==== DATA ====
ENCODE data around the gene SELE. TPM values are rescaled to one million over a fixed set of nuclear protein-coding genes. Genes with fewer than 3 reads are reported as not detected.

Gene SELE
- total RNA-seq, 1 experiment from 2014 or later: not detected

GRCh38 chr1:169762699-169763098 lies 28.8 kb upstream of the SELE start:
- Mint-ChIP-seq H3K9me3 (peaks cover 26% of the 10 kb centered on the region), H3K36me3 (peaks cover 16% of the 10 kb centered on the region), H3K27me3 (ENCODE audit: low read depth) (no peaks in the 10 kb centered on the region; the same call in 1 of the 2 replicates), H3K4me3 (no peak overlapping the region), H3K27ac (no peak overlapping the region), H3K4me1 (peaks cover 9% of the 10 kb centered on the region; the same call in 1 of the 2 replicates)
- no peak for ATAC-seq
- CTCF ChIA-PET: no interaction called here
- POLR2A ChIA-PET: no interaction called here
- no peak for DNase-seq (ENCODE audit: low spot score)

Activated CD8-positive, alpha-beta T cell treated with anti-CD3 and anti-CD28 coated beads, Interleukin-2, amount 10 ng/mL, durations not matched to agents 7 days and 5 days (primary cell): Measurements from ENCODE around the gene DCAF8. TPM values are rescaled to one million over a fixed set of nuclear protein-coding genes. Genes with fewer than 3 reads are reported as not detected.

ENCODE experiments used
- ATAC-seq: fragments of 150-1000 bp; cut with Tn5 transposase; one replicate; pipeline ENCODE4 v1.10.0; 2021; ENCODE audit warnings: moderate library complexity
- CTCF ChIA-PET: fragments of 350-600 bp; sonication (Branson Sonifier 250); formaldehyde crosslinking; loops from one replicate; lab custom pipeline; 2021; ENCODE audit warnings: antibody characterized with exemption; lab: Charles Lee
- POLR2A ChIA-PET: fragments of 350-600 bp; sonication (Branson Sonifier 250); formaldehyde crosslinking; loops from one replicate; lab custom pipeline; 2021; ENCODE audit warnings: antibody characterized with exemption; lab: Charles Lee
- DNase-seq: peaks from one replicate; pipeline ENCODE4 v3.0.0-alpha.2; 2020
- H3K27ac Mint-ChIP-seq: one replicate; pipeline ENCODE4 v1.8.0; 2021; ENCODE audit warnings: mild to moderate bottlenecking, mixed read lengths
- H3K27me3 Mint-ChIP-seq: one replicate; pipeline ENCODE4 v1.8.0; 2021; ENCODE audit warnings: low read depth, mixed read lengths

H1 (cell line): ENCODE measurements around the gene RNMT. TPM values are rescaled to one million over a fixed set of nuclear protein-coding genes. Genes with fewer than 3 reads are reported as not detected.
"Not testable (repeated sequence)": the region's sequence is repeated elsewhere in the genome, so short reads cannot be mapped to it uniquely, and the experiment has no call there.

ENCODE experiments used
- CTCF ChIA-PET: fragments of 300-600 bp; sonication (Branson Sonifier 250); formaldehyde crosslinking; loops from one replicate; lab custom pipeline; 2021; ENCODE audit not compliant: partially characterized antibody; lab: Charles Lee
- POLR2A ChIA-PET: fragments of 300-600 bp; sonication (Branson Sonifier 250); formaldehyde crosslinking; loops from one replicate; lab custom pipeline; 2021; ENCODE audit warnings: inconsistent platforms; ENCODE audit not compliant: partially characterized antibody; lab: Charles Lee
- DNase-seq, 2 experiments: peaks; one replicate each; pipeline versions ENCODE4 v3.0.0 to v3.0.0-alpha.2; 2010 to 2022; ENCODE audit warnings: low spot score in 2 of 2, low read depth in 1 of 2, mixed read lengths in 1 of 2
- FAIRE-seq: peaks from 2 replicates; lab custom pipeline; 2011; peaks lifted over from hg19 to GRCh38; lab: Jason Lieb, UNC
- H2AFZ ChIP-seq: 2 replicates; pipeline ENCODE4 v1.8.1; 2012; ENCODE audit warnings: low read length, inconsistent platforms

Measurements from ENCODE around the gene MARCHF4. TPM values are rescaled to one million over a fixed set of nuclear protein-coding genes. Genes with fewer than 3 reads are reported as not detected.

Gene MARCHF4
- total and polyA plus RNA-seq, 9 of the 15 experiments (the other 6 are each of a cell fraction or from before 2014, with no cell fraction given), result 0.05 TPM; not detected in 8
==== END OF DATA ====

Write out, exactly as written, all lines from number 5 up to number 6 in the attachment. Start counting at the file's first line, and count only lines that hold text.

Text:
- Mint-ChIP-seq H3K9me3 (peaks cover 26% of the 10 kb centered on the region), H3K36me3 (peaks cover 16% of the 10 kb centered on the region), H3K27me3 (ENCODE audit: low read depth) (no peaks in the 10 kb centered on the region; the same call in 1 of the 2 replicates), H3K4me3 (no peak overlapping the region), H3K27ac (no peak overlapping the region), H3K4me1 (peaks cover 9% of the 10 kb centered on the region; the same call in 1 of the 2 replicates)
- no peak for ATAC-seq